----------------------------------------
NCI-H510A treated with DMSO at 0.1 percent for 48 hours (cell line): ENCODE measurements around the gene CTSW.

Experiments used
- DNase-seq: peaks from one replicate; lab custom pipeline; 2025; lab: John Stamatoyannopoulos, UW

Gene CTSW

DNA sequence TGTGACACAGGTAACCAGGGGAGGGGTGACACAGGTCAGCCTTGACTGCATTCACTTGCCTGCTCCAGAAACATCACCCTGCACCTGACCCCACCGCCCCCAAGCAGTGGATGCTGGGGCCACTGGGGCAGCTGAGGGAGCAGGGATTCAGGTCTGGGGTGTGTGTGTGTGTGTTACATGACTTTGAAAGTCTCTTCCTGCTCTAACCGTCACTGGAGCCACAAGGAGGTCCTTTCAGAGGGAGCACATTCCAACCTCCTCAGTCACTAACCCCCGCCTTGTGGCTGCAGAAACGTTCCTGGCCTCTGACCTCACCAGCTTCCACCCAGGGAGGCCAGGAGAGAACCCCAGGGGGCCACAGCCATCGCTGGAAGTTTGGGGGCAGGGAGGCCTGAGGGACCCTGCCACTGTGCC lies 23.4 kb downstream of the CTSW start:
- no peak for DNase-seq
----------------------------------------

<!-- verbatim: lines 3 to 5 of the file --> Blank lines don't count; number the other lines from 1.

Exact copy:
- DNase-seq: peaks from one replicate; lab custom pipeline; 2025; lab: John Stamatoyannopoulos, UW

Gene CTSW

DNA sequence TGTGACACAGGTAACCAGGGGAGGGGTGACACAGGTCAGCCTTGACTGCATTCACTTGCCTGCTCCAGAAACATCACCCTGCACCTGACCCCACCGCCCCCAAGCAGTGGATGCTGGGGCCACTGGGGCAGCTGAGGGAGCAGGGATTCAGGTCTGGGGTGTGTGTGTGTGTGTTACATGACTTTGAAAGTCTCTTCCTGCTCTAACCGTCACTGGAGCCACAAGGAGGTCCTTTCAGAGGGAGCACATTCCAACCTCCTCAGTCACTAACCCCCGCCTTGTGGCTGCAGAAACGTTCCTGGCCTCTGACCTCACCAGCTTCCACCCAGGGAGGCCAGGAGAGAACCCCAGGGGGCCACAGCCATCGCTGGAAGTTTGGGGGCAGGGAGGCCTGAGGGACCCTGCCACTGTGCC lies 23.4 kb downstream of the CTSW start: